American Isolationism and the European Origins of War


When a Serbian nationalist murdered the Archduke Franz Ferdinand of the Austro-Hungarian Empire on June 29, 1914, the underlying forces that led to World War I had already long been in motion and seemed, at first, to have little to do with the United States. At the time, the events that pushed Europe from ongoing tensions into war seemed very far away from U.S. interests. For nearly a century, nations had negotiated a series of mutual defense alliance treaties to secure themselves against their imperialistic rivals. Among the largest European powers, the Triple Entente included an alliance of France, Great Britain, and Russia. Opposite them, the Central powers, also known as the Triple Alliance, included Germany, Austria-Hungary, the Ottoman Empire, and initially Italy. A series of “side treaties” likewise entangled the larger European powers to protect several smaller ones should war break out.

At the same time that European nations committed each other to defense pacts, they jockeyed for power over empires overseas and invested heavily in large, modern militaries. Dreams of empire and military supremacy fueled an era of nationalism that was particularly pronounced in the newer nations of Germany and Italy, but also provoked separatist movements among Europeans. The Irish rose up in rebellion against British rule, for example. And in Bosnia’s capital of Sarajevo, Gavrilo Princip and his accomplices assassinated the Austro-Hungarian archduke in their fight for a pan-Slavic nation. Thus, when Serbia failed to accede to Austro-Hungarian demands in the wake of the archduke’s murder, Austria-Hungary declared war on Serbia with the confidence that it had the backing of Germany. This action, in turn, brought Russia into the conflict, due to a treaty in which they had agreed to defend Serbia. Germany followed suit by declaring war on Russia, fearing that Russia and France would seize this opportunity to move on Germany if it did not take the offensive. The eventual German invasion of Belgium drew Great Britain into the war, followed by the attack of the Ottoman Empire on Russia. By the end of August 1914, it seemed as if Europe had dragged the entire world into war.

The Great War was unlike any war that came before it. Whereas in previous European conflicts, troops typically faced each other on open battlefields, World War I saw new military technologies that turned war into a conflict of prolonged trench warfare. Both sides used new artillery, tanks, airplanes, machine guns, barbed wire, and, eventually, poison gas: weapons that strengthened defenses and turned each military offense into barbarous sacrifices of thousands of lives with minimal territorial advances in return. By the end of the war, the total military death toll was ten million, as well as another million civilian deaths attributed to military action, and another six million civilian deaths caused by famine, disease, or other related factors.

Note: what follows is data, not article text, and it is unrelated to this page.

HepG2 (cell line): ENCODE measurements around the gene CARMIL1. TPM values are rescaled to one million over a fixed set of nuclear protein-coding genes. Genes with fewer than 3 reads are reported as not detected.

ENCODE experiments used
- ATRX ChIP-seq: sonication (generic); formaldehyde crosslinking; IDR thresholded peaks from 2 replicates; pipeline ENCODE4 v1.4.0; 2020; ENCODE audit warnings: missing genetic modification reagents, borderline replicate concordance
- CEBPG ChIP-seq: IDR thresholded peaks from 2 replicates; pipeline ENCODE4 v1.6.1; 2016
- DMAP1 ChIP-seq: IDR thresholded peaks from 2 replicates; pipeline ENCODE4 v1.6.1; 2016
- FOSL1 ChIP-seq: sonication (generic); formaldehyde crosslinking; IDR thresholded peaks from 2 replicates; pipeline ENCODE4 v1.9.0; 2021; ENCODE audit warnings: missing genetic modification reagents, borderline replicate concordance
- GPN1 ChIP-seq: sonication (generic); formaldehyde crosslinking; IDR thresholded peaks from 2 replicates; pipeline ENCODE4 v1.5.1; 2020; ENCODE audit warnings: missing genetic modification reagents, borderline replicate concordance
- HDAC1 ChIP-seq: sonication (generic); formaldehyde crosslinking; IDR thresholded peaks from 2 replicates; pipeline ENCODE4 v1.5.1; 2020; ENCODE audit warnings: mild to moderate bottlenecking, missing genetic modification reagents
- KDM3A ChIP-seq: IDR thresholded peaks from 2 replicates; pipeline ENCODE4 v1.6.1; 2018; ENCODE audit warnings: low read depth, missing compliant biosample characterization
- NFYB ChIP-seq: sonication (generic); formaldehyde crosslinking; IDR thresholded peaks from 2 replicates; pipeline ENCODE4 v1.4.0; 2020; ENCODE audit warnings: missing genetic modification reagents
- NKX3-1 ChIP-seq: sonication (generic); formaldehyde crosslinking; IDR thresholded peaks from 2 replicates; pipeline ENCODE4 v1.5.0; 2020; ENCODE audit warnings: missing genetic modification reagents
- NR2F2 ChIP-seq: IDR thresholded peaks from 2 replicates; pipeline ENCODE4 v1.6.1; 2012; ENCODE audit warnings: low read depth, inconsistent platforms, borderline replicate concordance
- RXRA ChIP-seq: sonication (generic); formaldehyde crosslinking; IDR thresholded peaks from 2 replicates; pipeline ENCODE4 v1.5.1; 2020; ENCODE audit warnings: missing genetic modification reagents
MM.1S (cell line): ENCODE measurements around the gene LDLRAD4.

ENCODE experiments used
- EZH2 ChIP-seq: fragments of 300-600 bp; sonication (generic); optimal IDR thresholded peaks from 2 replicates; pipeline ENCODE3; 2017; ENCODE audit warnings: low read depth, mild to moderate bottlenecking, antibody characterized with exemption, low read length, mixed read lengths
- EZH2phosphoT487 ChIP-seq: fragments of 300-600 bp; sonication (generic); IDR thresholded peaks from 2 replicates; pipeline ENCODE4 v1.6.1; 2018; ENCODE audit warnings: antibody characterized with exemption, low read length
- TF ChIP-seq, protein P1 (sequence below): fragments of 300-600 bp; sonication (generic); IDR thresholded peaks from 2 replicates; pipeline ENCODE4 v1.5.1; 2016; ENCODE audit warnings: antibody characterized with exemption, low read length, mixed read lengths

One terrifying new piece of technological warfare was the German unterseeboot—an “undersea boat” or U-boat. By early 1915, in an effort to break the British naval blockade of Germany and turn the tide of the war, the Germans dispatched a fleet of these submarines around Great Britain to attack both merchant and military ships. The U-boats acted in direct violation of international law, attacking without warning from beneath the water instead of surfacing and permitting the surrender of civilians or crew. By 1918, German U-boats had sunk nearly five thousand vessels. Of greatest historical note was the attack on the British passenger ship, RMS Lusitania, on its way from New York to Liverpool on May 7, 1915. The German Embassy in the United States had announced that this ship would be subject to attack for its cargo of ammunition: an allegation that later proved accurate. Nonetheless, almost 1,200 civilians died in the attack, including 128 Americans. The attack horrified the world, galvanizing support in England and beyond for the war (Figure). This attack, more than any other event, would test President Wilson’s desire to stay out of what had been a largely European conflict.

Drawing (a) depicts the destruction of the Lusitania. A British recruiting poster (b) reads “REMEMBER THE LUSITANIA. THE JURY’S VERDICT SAYS: ‘We find that the said deceased died from their prolonged immersion and exhaustion in the sea eight miles south-southwest of the Old Head of Kinsale on Friday, May 7th, 1915, owing to the sinking of the R.M.S. ‘Lusitania’ by a torpedo fired without warning from a German submarine. That this appalling crime was contrary to international law and the conventions of all civilized nations, and we therefore charge the officers of the said submarine and the Emperor and Government of Germany, under whose orders they acted, with the crime of wilful and wholesale murder before the tribunal of the civilized world.’ IT IS YOUR DUTY TO TAKE UP THE SWORD OF JUSTICE TO AVENGE THIS DEVIL'S WORK. ENLIST TO-DAY.”
The torpedoing and sinking of the Lusitania, depicted in the English drawing above (a), resulted in the death over twelve hundred civilians and was an international incident that shifted American sentiment as to their potential role in the war, as illustrated in a British recruiting poster (b).